About Us

Children's Medical Safety Research InstituteThe Children’s Medical Safety Research Institute, also known as CMSRI was established to provide funding for research to address eroding national health, particularly in very young and elderly populations. Concerns have been raised by the scientific community about the acknowledged significant increases in immune, inflammatory and cognitive disorders in children and adults ranging from asthma and neurodevelopmental disorders to the emergence of previously rare but serious autoimmune health conditions and age related disorders in the nervous system during the past three decades.

As health care costs for the treatment of infectious disease has declined, costs to treat chronic disease and disability have increased significantly and threaten the health and vibrancy of the U.S. economy. CMSRI is interested in discovering changes in human exposures which may be contributing to chronic health conditions, which are increasingly prevalent in pediatric populations. Since most childhood chronic illnesses persist beyond the age of 18, understanding the instigators for increases in these conditions is the key to preventing and treating them.

 

Future Implications:

The effort to address serious concerns raised by the scientific and medical community about the acknowledged significant increases in immune and inflammatory diseases in children and adults during the past three decades will lead to proactive and innovative approaches to address the societal and economic implications of current health trends.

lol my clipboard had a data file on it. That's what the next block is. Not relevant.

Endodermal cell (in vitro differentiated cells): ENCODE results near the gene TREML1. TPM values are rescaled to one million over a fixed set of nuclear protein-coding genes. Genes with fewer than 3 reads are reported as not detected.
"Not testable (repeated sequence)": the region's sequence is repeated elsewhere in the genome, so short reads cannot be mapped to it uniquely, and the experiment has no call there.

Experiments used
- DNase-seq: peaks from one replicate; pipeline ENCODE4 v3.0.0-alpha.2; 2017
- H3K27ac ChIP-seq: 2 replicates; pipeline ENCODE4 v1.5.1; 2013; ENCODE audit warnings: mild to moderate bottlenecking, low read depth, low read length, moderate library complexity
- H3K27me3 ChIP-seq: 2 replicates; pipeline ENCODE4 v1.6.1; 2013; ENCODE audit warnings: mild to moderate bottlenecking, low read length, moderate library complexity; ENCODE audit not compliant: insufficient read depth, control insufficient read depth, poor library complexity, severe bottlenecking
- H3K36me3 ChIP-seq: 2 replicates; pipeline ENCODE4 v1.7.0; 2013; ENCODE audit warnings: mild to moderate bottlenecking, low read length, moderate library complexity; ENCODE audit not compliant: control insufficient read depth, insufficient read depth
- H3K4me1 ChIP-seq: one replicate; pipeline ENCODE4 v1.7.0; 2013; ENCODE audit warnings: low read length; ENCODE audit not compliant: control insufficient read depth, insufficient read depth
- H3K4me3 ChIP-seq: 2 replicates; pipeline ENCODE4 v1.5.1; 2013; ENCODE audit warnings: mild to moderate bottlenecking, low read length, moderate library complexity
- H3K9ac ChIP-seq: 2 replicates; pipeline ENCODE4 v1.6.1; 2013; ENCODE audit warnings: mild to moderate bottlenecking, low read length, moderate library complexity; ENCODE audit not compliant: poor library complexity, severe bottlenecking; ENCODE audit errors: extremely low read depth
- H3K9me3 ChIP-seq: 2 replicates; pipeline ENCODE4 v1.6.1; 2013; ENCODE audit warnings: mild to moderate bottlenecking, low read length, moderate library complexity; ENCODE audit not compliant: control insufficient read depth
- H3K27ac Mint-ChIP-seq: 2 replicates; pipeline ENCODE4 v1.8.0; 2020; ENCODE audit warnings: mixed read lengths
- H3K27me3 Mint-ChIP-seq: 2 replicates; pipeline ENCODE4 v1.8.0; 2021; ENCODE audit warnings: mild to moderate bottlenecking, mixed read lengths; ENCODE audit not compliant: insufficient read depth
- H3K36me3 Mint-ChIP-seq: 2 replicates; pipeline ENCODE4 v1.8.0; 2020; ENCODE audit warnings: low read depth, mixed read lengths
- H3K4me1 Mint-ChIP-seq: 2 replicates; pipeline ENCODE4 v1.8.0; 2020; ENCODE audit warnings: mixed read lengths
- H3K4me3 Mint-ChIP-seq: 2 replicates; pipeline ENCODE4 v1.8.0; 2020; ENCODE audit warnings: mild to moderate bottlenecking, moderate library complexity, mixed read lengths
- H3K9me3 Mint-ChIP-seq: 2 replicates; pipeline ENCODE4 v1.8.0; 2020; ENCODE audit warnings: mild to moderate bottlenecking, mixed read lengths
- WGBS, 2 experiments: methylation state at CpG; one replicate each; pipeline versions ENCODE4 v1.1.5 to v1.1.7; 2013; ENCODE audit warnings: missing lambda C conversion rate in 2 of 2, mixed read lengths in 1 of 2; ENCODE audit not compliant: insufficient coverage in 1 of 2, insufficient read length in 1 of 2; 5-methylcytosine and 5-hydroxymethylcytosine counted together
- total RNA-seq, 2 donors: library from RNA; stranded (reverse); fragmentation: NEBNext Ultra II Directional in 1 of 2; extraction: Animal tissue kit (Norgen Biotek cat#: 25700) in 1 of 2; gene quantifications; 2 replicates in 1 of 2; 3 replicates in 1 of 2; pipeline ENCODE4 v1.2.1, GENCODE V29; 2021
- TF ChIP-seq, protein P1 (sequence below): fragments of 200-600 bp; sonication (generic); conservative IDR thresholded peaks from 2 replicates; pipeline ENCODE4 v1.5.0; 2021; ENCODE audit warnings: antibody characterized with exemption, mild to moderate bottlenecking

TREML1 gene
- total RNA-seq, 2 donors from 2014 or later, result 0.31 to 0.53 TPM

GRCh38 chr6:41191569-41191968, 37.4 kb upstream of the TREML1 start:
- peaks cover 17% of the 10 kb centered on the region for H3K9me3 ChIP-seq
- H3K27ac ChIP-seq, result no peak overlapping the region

Increasing rates of chronic illnessesThe burgeoning crisis facing the health care system due to dramatically increasing rates of chronic illness and disability, especially in childhood populations calls for targeted research to determine whether vaccine schedules, combinations, preparations or ingredients play a role in onset. Chronically ill children will most likely become chronically ill adults, and the societal and economic effects of this decline in health at the individual and population level must be addressed.

The effect of vaccines on the immune and neurological systems must also be assessed in association with cognitive function as it is related to academic performance and systemic effects on the educational system. As schools enforce government vaccine policies, a valid assessment of impact will support future decisions about public health policies as they relate to school policies.